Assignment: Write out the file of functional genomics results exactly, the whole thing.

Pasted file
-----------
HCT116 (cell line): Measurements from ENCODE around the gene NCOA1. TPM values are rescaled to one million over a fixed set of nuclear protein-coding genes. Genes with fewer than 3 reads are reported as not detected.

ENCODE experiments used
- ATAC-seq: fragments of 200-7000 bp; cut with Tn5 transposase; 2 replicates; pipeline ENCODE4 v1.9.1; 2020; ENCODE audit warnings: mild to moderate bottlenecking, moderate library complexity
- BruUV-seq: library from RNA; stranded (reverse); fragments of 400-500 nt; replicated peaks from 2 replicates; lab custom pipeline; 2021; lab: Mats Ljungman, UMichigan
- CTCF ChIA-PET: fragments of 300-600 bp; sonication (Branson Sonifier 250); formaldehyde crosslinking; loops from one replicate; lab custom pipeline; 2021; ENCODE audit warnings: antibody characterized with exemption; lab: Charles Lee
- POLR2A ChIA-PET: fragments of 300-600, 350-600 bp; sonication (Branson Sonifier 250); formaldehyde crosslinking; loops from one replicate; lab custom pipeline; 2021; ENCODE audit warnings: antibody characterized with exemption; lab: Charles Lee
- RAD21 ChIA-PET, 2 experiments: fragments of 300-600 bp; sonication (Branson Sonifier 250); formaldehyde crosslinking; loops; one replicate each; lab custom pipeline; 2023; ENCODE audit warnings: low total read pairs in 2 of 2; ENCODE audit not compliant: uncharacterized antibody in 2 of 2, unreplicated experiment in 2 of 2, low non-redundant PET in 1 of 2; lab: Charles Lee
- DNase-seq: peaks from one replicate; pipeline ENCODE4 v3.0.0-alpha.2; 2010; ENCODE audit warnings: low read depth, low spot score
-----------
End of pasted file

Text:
HCT116 (cell line): Measurements from ENCODE around the gene NCOA1. TPM values are rescaled to one million over a fixed set of nuclear protein-coding genes. Genes with fewer than 3 reads are reported as not detected.

ENCODE experiments used
- ATAC-seq: fragments of 200-7000 bp; cut with Tn5 transposase; 2 replicates; pipeline ENCODE4 v1.9.1; 2020; ENCODE audit warnings: mild to moderate bottlenecking, moderate library complexity
- BruUV-seq: library from RNA; stranded (reverse); fragments of 400-500 nt; replicated peaks from 2 replicates; lab custom pipeline; 2021; lab: Mats Ljungman, UMichigan
- CTCF ChIA-PET: fragments of 300-600 bp; sonication (Branson Sonifier 250); formaldehyde crosslinking; loops from one replicate; lab custom pipeline; 2021; ENCODE audit warnings: antibody characterized with exemption; lab: Charles Lee
- POLR2A ChIA-PET: fragments of 300-600, 350-600 bp; sonication (Branson Sonifier 250); formaldehyde crosslinking; loops from one replicate; lab custom pipeline; 2021; ENCODE audit warnings: antibody characterized with exemption; lab: Charles Lee
- RAD21 ChIA-PET, 2 experiments: fragments of 300-600 bp; sonication (Branson Sonifier 250); formaldehyde crosslinking; loops; one replicate each; lab custom pipeline; 2023; ENCODE audit warnings: low total read pairs in 2 of 2; ENCODE audit not compliant: uncharacterized antibody in 2 of 2, unreplicated experiment in 2 of 2, low non-redundant PET in 1 of 2; lab: Charles Lee
- DNase-seq: peaks from one replicate; pipeline ENCODE4 v3.0.0-alpha.2; 2010; ENCODE audit warnings: low read depth, low spot score